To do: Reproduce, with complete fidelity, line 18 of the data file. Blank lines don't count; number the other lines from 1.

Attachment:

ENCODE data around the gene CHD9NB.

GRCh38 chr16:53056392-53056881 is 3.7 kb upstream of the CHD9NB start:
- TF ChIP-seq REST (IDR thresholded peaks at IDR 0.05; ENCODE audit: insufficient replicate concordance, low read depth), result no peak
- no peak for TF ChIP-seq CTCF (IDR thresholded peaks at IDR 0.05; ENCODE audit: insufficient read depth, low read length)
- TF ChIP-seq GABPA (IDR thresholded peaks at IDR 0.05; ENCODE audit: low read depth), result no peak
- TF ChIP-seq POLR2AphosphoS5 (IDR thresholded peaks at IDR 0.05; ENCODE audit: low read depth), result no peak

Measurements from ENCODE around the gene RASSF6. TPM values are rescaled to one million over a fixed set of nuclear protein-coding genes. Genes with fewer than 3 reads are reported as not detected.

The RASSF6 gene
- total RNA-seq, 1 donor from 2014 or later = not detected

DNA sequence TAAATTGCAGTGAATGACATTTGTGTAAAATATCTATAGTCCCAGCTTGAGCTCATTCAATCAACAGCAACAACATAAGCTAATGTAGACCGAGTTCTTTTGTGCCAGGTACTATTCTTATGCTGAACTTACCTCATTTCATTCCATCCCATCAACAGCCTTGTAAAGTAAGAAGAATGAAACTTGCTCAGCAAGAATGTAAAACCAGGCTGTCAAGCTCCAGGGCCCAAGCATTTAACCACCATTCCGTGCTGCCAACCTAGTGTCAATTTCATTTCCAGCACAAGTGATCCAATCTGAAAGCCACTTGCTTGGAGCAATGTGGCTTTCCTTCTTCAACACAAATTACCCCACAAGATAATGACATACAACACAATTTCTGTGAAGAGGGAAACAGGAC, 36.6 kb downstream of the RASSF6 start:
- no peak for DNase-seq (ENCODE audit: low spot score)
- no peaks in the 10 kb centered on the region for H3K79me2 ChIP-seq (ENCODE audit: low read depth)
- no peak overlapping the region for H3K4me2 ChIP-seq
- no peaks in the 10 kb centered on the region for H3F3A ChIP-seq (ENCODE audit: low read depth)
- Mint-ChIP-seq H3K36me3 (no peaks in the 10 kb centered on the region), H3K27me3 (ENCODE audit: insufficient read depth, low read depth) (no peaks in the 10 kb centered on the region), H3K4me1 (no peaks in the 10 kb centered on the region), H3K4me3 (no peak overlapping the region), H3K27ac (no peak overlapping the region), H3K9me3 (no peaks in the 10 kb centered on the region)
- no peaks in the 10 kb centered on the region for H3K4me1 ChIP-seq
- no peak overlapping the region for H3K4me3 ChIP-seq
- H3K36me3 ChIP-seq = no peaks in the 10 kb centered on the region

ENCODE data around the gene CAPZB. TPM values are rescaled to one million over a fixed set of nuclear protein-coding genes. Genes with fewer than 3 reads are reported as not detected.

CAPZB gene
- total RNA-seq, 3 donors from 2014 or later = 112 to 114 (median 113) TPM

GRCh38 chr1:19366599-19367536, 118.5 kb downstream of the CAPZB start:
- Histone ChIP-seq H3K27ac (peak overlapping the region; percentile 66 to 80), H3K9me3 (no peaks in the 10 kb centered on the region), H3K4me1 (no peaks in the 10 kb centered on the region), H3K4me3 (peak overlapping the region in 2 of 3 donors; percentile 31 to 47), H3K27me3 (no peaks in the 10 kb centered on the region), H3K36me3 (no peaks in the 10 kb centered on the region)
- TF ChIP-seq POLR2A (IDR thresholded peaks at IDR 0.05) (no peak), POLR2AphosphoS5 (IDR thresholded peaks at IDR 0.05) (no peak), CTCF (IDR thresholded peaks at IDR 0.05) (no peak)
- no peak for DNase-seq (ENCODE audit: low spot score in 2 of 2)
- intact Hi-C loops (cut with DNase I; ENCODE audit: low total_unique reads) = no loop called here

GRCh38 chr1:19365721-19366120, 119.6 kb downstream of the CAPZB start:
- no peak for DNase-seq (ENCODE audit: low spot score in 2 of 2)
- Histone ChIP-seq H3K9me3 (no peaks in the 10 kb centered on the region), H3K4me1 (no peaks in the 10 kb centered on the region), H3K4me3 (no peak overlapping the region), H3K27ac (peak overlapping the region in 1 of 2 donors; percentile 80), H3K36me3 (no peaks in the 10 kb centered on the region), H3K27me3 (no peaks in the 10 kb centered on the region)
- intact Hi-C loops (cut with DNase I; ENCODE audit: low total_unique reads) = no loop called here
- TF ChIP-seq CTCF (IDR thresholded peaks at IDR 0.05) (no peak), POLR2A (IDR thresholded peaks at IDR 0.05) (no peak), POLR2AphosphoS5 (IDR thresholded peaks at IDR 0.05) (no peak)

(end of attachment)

- H3K36me3 ChIP-seq = no peaks in the 10 kb centered on the region